If you want to sell shares — for example, because you are retiring or have had a dispute with other shareholders — selling them to the company may be your best option. For example, you may not be able to find an acceptable third party buyer, or existing shareholders might not be able to afford to purchase your shares (or you may simply not want to deal with each other).
As far as the company is concerned, purchasing its own shares may be a sensible way of using spare cash or of adjusting its gearing (the level of borrowings compared to shareholders' funds). Public or larger private companies may also wish to purchase shares to increase the value of the remaining shares, to increase the dividends each remaining share gets, and to help maintain a healthy market in the shares.
Yes, as long as the company’s articles of association do not restrict or prohibit it from doing so. There must be a written contract (or, if it is not in writing, a written memorandum of its main terms). An appropriate shareholders’ resolution approving the contract will need to be passed (see 4).
There are restrictions on companies purchasing their own shares if they do not have enough distributable profits to cover the price (see 8).
Typically, the directors carry out the purchase of shares. Before they do so they must check the company is not restricted or prohibited from buying its own shares back in its articles, and the purchase contract must be approved by shareholder resolution (see 4).
For a private company, the terms of the purchase contract will need to be authorised by a special resolution of the shareholders (at least 75% of the votes cast must be in favour of the resolution). If the resolution is being put to a meeting, the contract has to be available for inspection at least 15 days before the meeting, and at the meeting itself. If it is being passed by a written resolution, in lieu of a meeting, it must be sent with or before the written resolution is sent. If the company is purchasing shares out of capital (see 8), an additional special resolution is required to approve this. There are complicated rules about who can vote on these resolutions, the net effect of which is that it is usually best to ask the shareholder whose shares are being bought back not to vote.
If the shares are being bought back from a director or someone connected with them, and the transaction is worth more than £100,000 or 10% of the company’s net assets (whichever is lower), it will also need approval of the shareholders as a ‘substantial property transaction’.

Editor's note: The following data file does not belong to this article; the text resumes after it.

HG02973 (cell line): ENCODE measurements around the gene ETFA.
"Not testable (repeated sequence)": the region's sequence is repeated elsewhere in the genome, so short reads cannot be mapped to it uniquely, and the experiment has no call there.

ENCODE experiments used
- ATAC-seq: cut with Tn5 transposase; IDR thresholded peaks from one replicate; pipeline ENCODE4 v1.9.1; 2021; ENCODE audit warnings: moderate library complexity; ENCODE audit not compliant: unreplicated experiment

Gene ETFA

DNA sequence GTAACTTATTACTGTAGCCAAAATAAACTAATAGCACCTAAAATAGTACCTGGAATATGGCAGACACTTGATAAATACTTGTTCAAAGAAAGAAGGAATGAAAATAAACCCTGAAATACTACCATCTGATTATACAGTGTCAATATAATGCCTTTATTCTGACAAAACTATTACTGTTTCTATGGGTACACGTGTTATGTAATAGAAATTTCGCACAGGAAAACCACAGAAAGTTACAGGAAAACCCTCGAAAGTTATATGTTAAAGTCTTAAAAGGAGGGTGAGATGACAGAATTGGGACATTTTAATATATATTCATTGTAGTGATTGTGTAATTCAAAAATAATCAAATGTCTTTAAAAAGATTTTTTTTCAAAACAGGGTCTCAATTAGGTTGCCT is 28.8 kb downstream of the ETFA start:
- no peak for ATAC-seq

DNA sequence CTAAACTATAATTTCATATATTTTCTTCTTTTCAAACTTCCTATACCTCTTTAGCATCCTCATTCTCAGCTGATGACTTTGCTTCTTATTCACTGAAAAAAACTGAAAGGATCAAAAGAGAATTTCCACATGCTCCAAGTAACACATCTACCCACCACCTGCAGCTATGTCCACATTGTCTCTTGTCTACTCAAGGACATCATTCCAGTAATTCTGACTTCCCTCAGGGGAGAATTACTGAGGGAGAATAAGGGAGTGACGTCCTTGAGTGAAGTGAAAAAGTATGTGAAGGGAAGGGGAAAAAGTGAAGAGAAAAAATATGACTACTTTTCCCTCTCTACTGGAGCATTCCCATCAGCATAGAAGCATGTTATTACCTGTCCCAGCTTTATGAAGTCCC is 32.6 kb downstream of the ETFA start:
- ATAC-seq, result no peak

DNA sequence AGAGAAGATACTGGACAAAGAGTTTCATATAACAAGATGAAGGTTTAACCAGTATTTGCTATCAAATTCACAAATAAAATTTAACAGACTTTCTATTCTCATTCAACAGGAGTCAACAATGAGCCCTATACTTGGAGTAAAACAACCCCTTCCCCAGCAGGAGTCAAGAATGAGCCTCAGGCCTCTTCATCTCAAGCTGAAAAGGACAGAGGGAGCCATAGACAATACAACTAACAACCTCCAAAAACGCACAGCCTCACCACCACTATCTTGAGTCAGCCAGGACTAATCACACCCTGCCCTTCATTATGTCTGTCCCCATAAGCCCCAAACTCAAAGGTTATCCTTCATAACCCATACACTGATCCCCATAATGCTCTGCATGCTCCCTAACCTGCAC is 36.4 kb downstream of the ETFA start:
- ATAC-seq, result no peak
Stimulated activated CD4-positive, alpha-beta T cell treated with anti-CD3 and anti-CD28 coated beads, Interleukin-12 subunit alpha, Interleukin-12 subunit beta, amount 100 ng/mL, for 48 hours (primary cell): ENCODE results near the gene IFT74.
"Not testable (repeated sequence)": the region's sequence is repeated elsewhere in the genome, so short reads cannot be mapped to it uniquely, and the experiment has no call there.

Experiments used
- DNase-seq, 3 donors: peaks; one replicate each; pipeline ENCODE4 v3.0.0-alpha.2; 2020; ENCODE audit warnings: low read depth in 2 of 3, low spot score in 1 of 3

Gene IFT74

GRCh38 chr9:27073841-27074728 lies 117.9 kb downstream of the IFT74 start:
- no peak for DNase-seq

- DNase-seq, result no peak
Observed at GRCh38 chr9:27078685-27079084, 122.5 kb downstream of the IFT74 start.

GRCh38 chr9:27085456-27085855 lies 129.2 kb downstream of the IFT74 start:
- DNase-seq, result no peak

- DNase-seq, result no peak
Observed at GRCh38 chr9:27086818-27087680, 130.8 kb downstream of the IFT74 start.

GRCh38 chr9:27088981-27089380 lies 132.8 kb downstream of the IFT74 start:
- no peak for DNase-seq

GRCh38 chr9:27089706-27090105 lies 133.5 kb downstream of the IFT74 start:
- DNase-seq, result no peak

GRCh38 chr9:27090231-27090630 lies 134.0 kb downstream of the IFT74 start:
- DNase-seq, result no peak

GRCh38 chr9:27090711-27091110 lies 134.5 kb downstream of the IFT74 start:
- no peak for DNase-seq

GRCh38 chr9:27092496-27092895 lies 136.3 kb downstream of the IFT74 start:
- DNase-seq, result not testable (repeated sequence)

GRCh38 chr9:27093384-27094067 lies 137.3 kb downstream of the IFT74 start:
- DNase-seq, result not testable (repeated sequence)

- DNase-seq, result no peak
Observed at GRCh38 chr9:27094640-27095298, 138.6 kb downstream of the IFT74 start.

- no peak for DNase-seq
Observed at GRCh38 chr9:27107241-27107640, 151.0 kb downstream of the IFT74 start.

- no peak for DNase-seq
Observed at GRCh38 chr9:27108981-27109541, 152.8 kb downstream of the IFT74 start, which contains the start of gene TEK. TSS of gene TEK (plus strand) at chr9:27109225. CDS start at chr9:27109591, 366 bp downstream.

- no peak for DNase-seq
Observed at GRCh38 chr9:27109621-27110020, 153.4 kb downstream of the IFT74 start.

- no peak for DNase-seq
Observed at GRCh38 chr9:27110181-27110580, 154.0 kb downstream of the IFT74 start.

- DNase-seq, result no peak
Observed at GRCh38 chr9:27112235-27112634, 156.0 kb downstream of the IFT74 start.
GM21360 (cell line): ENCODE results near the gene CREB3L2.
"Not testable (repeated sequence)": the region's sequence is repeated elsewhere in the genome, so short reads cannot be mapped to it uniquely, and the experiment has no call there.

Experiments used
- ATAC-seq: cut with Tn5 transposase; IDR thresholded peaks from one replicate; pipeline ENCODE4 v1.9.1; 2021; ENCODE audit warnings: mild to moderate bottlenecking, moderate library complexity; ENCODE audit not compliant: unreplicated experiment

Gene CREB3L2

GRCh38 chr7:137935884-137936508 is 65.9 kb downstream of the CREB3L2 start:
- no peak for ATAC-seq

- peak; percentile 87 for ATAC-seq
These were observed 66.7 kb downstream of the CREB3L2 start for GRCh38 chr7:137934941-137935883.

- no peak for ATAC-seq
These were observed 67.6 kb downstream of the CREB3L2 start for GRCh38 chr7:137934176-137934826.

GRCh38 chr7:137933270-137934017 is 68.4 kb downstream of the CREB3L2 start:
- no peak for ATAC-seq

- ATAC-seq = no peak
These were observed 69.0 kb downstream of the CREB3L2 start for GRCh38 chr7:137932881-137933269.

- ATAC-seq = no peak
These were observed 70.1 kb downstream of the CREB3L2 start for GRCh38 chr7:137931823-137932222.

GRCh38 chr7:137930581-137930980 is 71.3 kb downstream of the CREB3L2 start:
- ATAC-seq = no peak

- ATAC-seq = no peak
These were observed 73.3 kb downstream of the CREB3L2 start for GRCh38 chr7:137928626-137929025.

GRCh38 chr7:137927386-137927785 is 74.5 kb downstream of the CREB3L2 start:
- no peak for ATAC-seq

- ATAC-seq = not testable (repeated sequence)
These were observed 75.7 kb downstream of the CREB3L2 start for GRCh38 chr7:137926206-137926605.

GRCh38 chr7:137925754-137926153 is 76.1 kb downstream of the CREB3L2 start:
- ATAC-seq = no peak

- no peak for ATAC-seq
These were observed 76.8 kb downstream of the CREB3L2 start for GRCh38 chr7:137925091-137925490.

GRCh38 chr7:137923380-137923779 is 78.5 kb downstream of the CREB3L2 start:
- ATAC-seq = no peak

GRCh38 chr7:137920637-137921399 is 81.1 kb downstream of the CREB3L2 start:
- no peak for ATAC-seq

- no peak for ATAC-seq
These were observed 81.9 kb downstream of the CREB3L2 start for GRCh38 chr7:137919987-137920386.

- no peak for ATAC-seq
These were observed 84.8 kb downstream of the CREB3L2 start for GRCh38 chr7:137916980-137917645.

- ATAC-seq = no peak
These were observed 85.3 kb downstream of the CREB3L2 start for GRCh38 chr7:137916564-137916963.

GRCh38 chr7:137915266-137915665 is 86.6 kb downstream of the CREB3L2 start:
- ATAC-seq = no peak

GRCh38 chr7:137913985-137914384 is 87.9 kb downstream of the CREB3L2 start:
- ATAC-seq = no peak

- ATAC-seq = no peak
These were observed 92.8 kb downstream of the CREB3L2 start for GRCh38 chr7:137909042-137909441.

For a public company, purchases of shares through the market (eg the Stock Exchange) can be approved by an ordinary resolution of the shareholders (more than 50% of the votes cast must be in favour). The resolution must specify the maximum number of shares to be purchased, the minimum and maximum prices that can be paid, and how long the authorisation lasts (at most 18 months). If the shares are to be purchased ‘off market’ (for example, from one particular shareholder) a special resolution is required to approve the contract between the company and the shareholder.
If you are purchasing your own shares using distributable profits, you do not generally need approval from your creditors. However, creditors may have direct or indirect influence through your agreements with them. For example, your creditors might have the right to immediate repayment if your gearing ratio of debt to shareholders' funds exceeds a certain level - and purchasing your own shares might trigger this right.
If you are purchasing shares out of capital, special rules apply to protect creditors. You must notify your creditors of your intention, directly or by advertising in both the London Gazette and a national newspaper. Your creditors will have five weeks after the resolution authorising the share purchase is passed to apply to the court to cancel the resolution and prevent the purchase.
For a private company the price is determined by the directors (who may find they have to comply with terms in the company’s articles of association governing valuation of shares on a buy-back). The shares must be paid for in cash.
Not if it is a public company whose shares are traded on a regulated market such as the Stock Exchange. The laws on insider dealing apply to purchases by such a company in the same way as to purchases by individuals. The company must not, therefore, purchase its own shares when the directors have price sensitive information that is not generally known.
To comply with Stock Exchange rules, public companies should not purchase their own shares during the ‘close period’ (usually two months) before interim or final results are announced. They can do so, however, in connection with an employee share scheme.
Directors of private companies must ensure they are complying with their general statutory duties under the 2006 Companies Act when embarking on a share buy back, but in practice this is not usually a problem.